Baptism is as ancient as the beginning of the world which began completely immersed in water. (Gen 1:2, 9-10) All of mankind is born as the immersive placental waters break forth. So, it was intentionally symbolic when Nicodemus asked what he needed to enter the kingdom of heaven, that Christ told him to be reborn “of water and of the spirit.” (John 3:5) It is also instructive that Christ presented himself to John, at the river Jordan, to be baptized. Good Jews from the beginning understood baptism as a symbolic washing to cleanse and purify. But with the beginning of what became the Christian era, Christ taught John that baptism was not only for the remission of sins, but also to fulfill all righteousness, since Christ was sinless. (Matt 3:11-17) As such, it became the symbol of the birth gateway into the kingdom for every convert, as Nicodemus learned. Paul later instructed that with baptism, we symbolize the progressive death of the carnal person at this rebirth. (Romans 6:3-6) Should we also notice with all this birth metaphor, that behind each scriptural occurrence of the word baptism is the Greek word “baptizo” meaning to immerse, rather than “bapto” meaning to dip or moisten? It was clear to them, however, that rebirth was not an event but a process actuated by the cleansing fire of the Holy Spirit; hence “born of water and of the spirit.”
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In Ephesians 4:5, we learn that there is, "One Lord, one faith, one baptism"—not many different ways to baptize.
One of the key factors of a proper baptism is that afterward a person has hands laid upon his or her head, by those holding the priesthood of God, and they receive the gift of the Holy Ghost (See Acts 8:17-20 - below):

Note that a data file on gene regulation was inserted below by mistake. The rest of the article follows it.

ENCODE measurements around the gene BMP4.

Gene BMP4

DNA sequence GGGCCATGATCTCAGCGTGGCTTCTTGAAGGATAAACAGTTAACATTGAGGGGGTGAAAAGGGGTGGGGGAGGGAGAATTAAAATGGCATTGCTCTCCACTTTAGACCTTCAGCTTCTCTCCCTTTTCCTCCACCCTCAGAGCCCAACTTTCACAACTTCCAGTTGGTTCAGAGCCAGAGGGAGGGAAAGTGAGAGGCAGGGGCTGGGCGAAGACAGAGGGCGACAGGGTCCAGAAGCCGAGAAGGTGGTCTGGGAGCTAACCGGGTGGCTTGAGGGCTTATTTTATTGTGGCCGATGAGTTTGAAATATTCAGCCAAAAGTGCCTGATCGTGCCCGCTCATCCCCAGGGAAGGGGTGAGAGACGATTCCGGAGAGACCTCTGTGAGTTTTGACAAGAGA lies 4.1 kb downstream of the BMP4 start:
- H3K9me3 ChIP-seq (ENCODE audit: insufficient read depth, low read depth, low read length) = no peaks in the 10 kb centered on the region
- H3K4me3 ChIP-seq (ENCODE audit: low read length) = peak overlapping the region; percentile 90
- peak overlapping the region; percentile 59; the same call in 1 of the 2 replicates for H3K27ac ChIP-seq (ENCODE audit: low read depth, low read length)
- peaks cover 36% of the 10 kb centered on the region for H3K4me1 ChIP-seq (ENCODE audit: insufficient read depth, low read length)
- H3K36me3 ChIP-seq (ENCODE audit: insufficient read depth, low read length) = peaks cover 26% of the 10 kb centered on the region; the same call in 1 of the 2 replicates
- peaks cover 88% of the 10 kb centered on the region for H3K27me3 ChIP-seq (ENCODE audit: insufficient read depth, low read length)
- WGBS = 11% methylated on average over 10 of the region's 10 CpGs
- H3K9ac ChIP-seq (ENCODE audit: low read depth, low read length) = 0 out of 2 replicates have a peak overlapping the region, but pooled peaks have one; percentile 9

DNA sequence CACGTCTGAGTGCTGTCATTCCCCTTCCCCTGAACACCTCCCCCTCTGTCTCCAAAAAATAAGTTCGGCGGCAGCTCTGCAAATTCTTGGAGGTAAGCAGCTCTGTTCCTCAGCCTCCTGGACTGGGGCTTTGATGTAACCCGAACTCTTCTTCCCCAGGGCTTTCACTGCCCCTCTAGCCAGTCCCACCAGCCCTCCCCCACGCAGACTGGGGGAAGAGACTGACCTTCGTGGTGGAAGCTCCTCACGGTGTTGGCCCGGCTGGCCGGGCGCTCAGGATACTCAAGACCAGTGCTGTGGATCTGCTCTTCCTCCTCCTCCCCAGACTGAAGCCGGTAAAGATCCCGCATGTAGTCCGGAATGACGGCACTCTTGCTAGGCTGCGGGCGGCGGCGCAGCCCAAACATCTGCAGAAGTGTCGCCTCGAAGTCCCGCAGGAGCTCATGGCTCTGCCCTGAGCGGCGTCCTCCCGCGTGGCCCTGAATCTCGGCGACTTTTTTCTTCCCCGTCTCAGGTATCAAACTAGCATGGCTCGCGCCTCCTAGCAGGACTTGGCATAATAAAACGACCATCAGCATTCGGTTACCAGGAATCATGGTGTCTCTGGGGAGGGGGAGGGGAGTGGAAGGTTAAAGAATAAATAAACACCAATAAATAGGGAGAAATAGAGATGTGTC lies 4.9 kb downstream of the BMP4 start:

"Then laid they their hands on them, and they received the Holy Ghost."
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Tradition, scriptural interpretation, and Hellenization gradually created differences in the manner of baptism into Christianity. With the latter-day restoration of Christ’s church came another ancient testament of Jesus Christ called “The Book of Mormon.” Purpose, manner, and importance were, thereby, clarified as when the prophet Alma baptized, “buried in the water.” Or, as in this plea from the first prophetic writer in this testament:
5 And now, if the Lamb of God, he being aholy, should have need to be bbaptized by water, to fulfil all righteousness, O then, how much more need have we, being unholy, to be cbaptized, yea, even by water! 13 Wherefore, my beloved brethren, I know that if ye shall afollow the Son, with full purpose of heart, acting no bhypocrisy and no deception before God, but with real cintent, repenting of your sins, witnessing unto the Father that ye are dwilling to take upon you the ename of Christ, by fbaptism—yea, by following your Lord and your Savior down into the water, according to his word, behold, then shall ye receive the Holy Ghost; yea, then cometh the gbaptism of fire and of the Holy Ghost 15 And I heard a voice from the Father, saying: Yea, the awords of my Beloved are true and faithful. He that bendureth to the cend, the same shall be saved. 16 And now, my beloved brethren, I know by this that unless a man shall aendure to the end, in following the bexample of the Son of the living God, he cannot be saved.
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